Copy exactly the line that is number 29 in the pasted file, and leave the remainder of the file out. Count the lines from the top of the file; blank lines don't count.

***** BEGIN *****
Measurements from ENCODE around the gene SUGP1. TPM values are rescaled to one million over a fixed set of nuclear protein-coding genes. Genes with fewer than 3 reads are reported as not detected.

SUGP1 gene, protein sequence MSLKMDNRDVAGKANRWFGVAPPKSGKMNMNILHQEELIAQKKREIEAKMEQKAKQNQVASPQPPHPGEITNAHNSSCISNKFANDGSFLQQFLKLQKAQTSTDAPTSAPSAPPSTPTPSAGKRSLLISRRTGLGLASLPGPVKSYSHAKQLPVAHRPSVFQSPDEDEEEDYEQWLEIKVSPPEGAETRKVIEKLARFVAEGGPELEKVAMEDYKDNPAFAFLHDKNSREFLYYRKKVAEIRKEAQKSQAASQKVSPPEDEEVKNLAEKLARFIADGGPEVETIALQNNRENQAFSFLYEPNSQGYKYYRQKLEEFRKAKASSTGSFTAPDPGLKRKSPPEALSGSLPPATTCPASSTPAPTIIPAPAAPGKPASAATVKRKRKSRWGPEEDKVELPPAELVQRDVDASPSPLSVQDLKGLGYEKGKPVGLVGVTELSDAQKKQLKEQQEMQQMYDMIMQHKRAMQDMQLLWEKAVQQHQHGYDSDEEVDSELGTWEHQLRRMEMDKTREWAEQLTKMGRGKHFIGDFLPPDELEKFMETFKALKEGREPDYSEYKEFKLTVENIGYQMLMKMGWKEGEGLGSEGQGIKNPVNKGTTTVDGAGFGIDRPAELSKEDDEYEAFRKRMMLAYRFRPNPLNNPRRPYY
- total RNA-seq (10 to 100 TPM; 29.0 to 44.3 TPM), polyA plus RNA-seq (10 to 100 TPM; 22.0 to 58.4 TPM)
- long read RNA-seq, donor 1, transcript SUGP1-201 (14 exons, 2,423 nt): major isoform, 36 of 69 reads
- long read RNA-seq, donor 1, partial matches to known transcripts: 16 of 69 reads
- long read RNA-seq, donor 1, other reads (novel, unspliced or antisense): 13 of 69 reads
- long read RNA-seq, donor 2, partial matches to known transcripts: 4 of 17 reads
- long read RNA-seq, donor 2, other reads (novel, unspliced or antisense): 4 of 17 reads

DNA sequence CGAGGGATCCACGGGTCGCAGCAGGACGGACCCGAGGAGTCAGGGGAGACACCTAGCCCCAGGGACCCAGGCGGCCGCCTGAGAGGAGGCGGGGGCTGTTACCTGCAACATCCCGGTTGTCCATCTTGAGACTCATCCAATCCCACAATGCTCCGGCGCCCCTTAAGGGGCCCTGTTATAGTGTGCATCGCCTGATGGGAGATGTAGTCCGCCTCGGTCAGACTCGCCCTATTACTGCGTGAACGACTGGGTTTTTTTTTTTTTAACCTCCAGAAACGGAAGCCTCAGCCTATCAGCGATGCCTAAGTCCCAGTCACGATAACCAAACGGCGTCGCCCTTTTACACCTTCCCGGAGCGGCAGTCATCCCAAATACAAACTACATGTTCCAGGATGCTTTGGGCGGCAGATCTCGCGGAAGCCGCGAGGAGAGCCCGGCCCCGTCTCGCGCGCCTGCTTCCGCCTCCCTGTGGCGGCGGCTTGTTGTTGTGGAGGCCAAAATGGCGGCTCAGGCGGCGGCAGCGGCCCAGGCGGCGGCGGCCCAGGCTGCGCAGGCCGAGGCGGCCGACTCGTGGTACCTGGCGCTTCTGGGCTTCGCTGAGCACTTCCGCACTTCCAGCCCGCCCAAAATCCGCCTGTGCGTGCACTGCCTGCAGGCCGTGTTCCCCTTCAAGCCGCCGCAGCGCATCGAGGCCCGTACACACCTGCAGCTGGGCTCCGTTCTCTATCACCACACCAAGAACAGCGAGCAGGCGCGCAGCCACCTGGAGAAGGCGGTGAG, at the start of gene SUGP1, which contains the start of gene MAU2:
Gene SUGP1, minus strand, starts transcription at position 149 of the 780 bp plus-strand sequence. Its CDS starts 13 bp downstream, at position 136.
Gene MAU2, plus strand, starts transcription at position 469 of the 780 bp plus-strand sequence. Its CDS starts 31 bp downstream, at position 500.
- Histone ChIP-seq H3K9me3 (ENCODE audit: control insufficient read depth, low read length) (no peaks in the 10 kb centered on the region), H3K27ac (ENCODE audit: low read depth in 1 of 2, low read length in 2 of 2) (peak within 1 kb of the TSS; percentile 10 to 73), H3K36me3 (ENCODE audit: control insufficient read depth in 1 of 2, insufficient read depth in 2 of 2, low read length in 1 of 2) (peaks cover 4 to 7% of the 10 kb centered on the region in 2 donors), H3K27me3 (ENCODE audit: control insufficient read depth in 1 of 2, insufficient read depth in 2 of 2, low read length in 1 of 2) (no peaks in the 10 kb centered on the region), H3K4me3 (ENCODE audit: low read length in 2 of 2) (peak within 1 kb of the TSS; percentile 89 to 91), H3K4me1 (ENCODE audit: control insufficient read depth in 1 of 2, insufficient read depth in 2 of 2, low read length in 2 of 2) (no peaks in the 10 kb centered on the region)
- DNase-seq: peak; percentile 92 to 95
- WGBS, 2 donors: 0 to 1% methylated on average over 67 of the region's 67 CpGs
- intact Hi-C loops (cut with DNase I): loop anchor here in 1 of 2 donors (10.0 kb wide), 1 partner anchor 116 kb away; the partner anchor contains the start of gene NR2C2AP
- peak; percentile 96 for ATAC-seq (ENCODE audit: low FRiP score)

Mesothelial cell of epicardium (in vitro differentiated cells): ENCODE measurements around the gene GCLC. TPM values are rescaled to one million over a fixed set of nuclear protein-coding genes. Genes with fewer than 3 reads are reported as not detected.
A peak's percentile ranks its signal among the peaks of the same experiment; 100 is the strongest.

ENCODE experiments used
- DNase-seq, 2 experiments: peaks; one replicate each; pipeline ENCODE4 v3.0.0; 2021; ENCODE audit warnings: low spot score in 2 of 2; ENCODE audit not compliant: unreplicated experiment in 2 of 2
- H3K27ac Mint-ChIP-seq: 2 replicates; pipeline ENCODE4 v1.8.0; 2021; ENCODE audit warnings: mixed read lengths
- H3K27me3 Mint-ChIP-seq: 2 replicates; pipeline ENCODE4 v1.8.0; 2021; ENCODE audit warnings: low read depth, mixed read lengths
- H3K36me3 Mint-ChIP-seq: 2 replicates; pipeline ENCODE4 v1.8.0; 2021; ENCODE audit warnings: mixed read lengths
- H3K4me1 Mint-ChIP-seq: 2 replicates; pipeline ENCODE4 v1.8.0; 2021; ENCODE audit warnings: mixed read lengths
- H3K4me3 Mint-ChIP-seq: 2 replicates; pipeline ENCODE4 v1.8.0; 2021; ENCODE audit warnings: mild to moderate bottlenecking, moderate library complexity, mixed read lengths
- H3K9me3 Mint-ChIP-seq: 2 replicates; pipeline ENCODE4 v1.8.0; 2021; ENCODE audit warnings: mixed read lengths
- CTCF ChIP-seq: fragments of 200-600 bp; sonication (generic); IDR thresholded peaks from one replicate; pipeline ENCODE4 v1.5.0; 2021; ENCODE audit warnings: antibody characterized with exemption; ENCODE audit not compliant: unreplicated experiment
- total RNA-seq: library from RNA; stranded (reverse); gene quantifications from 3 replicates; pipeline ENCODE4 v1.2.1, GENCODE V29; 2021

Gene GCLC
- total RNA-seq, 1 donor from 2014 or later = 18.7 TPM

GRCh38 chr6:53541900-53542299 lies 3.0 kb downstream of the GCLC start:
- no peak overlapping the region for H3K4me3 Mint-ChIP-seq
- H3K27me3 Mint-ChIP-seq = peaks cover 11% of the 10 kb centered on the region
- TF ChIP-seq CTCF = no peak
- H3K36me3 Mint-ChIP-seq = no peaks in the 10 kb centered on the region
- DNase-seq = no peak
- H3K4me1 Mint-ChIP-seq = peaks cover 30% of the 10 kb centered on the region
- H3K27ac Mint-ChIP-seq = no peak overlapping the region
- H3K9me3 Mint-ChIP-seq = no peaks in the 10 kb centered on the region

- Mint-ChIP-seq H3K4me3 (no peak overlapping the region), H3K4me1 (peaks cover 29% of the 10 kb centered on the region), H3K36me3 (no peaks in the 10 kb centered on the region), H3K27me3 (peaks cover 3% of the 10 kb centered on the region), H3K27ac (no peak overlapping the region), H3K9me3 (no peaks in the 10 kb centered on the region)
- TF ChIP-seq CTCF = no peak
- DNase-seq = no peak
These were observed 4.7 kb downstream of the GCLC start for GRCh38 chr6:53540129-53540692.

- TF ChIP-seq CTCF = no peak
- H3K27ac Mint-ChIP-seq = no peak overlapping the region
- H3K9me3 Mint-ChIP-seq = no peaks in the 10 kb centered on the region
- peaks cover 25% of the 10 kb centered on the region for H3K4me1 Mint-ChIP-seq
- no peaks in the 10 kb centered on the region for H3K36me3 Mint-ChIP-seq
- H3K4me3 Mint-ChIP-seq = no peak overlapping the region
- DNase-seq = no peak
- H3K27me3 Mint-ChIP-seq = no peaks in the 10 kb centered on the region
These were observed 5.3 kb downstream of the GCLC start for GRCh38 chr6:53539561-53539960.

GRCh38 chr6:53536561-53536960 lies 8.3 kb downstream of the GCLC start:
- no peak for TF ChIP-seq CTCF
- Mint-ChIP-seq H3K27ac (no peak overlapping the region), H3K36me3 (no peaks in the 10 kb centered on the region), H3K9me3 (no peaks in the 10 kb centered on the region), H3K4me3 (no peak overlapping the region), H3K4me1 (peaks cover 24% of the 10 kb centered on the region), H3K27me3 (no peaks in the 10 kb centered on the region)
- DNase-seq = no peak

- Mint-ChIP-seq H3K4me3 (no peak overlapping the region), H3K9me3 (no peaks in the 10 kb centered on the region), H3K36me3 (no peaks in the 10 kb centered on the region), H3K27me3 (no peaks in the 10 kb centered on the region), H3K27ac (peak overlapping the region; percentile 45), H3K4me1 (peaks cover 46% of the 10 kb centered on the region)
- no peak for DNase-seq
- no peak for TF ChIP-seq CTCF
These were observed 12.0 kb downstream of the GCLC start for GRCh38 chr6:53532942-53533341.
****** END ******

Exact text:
Gene GCLC